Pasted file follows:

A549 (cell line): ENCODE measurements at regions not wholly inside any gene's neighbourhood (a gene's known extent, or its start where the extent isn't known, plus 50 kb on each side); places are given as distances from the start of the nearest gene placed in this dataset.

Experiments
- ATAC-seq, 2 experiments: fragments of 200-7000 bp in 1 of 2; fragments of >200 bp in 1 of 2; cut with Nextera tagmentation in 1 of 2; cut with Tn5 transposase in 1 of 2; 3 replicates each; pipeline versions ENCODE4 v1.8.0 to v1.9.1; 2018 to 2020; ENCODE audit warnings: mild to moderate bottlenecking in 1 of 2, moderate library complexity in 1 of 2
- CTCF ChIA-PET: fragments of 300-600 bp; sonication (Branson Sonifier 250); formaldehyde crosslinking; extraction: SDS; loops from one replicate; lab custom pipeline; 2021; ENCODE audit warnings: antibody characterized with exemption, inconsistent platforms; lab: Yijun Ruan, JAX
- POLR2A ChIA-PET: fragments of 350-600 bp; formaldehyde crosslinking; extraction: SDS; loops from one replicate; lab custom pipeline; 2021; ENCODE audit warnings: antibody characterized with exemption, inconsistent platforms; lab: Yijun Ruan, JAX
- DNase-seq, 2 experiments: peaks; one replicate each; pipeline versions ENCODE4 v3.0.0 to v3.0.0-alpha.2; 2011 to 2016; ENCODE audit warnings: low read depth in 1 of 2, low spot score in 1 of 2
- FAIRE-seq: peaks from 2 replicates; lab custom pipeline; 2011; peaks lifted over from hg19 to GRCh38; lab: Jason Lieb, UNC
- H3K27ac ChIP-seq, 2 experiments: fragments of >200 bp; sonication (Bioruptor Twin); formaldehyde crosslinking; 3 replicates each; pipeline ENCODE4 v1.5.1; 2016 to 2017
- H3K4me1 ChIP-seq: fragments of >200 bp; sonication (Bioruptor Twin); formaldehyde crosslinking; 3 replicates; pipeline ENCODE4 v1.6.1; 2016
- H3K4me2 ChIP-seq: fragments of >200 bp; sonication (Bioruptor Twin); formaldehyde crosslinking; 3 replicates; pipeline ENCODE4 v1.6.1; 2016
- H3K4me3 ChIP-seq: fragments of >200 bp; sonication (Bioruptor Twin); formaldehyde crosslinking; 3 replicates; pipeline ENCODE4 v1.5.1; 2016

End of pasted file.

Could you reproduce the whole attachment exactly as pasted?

A549 (cell line): ENCODE measurements at regions not wholly inside any gene's neighbourhood (a gene's known extent, or its start where the extent isn't known, plus 50 kb on each side); places are given as distances from the start of the nearest gene placed in this dataset.

Experiments
- ATAC-seq, 2 experiments: fragments of 200-7000 bp in 1 of 2; fragments of >200 bp in 1 of 2; cut with Nextera tagmentation in 1 of 2; cut with Tn5 transposase in 1 of 2; 3 replicates each; pipeline versions ENCODE4 v1.8.0 to v1.9.1; 2018 to 2020; ENCODE audit warnings: mild to moderate bottlenecking in 1 of 2, moderate library complexity in 1 of 2
- CTCF ChIA-PET: fragments of 300-600 bp; sonication (Branson Sonifier 250); formaldehyde crosslinking; extraction: SDS; loops from one replicate; lab custom pipeline; 2021; ENCODE audit warnings: antibody characterized with exemption, inconsistent platforms; lab: Yijun Ruan, JAX
- POLR2A ChIA-PET: fragments of 350-600 bp; formaldehyde crosslinking; extraction: SDS; loops from one replicate; lab custom pipeline; 2021; ENCODE audit warnings: antibody characterized with exemption, inconsistent platforms; lab: Yijun Ruan, JAX
- DNase-seq, 2 experiments: peaks; one replicate each; pipeline versions ENCODE4 v3.0.0 to v3.0.0-alpha.2; 2011 to 2016; ENCODE audit warnings: low read depth in 1 of 2, low spot score in 1 of 2
- FAIRE-seq: peaks from 2 replicates; lab custom pipeline; 2011; peaks lifted over from hg19 to GRCh38; lab: Jason Lieb, UNC
- H3K27ac ChIP-seq, 2 experiments: fragments of >200 bp; sonication (Bioruptor Twin); formaldehyde crosslinking; 3 replicates each; pipeline ENCODE4 v1.5.1; 2016 to 2017
- H3K4me1 ChIP-seq: fragments of >200 bp; sonication (Bioruptor Twin); formaldehyde crosslinking; 3 replicates; pipeline ENCODE4 v1.6.1; 2016
- H3K4me2 ChIP-seq: fragments of >200 bp; sonication (Bioruptor Twin); formaldehyde crosslinking; 3 replicates; pipeline ENCODE4 v1.6.1; 2016
- H3K4me3 ChIP-seq: fragments of >200 bp; sonication (Bioruptor Twin); formaldehyde crosslinking; 3 replicates; pipeline ENCODE4 v1.5.1; 2016